It is unclear how the IRS and the health insurance exchanges will verify the cost of employer-sponsored dependent coverage or if an employee has an affordable offer of employer-sponsored coverage based on their family income. However, the Biden Administration intends to revise the Exchange application on HealthCare.gov in advance of Open Enrollment for the 2023 plan year to include new questions about employer-sponsored coverage for family members.
What do employers need to do?
- Employers need to be aware of the change to the affordability standard for family coverage, be prepared to communicate with employees about the new rule, and be very clear about the exchange’s open enrollment deadline. ALEs, it is more important than ever to offer affordable, minimum value coverage to your full-time employees. The new regulation means that more employees will seek exchange-based coverage. With more employees participating in the exchange, the likelihood that an ALE will receive a penalty when they fail to offer employees affordable coverage increases. Employers with non-calendar plan years should consider adopting the changes to their Section 125 Cafeteria Plan that this new IRS guidance permits.
- If the employer’s plan year is not January 1st, you will need to amend your Section 125 Premium Only Plan document to allow dependents to come off the employer-sponsored plan outside of your plan year anniversary.
- Share with employees what the lowest-cost premium options are for self-only and family coverage.
- Provide employee communication as provided by eBen to your employees explaining this new regulation.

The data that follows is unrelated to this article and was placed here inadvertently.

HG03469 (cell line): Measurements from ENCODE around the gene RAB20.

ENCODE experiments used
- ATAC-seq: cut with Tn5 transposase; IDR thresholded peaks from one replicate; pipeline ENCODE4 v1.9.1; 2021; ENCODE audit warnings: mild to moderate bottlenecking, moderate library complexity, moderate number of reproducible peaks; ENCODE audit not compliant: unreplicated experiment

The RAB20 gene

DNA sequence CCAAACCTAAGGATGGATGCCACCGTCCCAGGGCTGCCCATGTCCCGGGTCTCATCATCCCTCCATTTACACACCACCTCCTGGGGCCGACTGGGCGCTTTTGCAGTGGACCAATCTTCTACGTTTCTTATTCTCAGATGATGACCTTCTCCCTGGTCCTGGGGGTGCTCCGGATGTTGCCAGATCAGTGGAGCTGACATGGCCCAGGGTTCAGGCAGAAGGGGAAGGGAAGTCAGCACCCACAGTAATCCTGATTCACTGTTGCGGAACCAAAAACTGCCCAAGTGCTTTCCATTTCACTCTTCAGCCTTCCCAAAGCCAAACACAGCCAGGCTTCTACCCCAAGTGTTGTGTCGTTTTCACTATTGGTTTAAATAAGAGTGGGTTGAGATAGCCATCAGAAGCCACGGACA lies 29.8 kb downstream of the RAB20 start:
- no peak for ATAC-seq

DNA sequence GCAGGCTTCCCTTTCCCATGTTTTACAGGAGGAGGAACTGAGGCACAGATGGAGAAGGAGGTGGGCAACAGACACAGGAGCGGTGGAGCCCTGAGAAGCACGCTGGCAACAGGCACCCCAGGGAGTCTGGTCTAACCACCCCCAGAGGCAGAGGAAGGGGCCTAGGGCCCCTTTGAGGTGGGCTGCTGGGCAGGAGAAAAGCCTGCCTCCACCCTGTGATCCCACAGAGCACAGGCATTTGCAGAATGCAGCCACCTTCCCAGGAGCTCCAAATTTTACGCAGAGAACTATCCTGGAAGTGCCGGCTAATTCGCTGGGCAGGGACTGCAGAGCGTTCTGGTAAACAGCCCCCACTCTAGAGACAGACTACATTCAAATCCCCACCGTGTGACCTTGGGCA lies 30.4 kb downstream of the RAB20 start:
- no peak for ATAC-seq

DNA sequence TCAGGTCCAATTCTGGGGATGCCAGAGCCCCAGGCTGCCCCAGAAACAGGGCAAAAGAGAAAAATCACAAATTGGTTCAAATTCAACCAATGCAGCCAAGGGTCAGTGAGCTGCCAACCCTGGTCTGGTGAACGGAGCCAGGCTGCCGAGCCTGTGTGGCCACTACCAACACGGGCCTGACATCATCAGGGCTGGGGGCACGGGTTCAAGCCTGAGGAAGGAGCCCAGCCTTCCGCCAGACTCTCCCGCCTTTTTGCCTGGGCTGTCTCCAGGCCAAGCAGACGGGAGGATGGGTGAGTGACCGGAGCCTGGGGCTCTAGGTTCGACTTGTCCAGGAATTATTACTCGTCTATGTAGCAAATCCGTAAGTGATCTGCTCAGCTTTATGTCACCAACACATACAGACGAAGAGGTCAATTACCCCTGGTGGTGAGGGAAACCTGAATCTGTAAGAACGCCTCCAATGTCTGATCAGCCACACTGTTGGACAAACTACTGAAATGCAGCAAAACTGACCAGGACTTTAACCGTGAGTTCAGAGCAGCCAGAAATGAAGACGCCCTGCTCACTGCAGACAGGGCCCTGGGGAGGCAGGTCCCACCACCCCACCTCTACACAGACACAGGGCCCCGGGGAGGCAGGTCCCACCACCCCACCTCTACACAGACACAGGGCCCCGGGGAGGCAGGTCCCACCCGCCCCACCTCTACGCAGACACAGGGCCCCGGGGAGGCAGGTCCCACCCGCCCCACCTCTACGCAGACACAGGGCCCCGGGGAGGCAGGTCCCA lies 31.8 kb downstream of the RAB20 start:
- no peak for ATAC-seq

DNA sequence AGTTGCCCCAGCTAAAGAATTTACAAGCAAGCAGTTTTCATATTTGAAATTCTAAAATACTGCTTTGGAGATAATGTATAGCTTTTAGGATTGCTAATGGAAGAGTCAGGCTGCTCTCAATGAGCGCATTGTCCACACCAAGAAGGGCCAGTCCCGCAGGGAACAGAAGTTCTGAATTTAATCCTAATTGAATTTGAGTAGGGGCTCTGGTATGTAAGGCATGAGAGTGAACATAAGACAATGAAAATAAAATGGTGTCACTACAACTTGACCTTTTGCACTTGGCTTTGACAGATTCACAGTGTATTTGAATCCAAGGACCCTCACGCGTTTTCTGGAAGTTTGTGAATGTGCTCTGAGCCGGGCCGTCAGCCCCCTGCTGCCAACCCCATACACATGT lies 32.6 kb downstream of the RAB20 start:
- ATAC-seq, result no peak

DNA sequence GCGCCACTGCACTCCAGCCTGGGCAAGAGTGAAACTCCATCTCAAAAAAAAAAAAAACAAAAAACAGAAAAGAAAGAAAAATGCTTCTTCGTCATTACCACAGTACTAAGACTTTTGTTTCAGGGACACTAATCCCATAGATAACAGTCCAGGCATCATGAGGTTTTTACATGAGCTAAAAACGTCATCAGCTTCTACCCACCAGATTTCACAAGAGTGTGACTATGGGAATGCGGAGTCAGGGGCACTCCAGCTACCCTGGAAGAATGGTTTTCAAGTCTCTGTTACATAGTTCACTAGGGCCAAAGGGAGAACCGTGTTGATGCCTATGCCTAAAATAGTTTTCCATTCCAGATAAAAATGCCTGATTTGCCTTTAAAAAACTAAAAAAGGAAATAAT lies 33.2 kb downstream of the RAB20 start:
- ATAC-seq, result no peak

- eBen has an employer coverage tool that employees can use to gather the information that will be required as they apply through the Marketplace.
What should consumers do if they have an offer of coverage or are enrolled in employer coverage?
If a consumer qualifies for a Marketplace plan with a premium tax credit and wants to enroll in a Marketplace plan, the consumer should follow these steps with their employer:
- Consumers must be enrolled in a health plan through the Marketplace to use the tax credit to help pay for a health insurance premium.
- Consumers cannot use both a premium tax credit and enroll in their employer coverage for the same person.
- If they are not enrolled in the employer’s plan – once they have confirmed that they are eligible for a premium tax credit AND enrolled in Marketplace coverage, they should tell the employer they are declining or waiving the employer coverage.
- If they are enrolled in the employer’s plan but find out they qualify for Marketplace savings and want to switch; they will need to disenroll from employer coverage to enroll in a Marketplace plan with a tax credit.
How to help consumers navigate their coverage options.
Split coverage (employer and Marketplace):
The employee could enroll in their affordable employer coverage, while their APTC/CSR-eligible family members enroll in a Marketplace plan.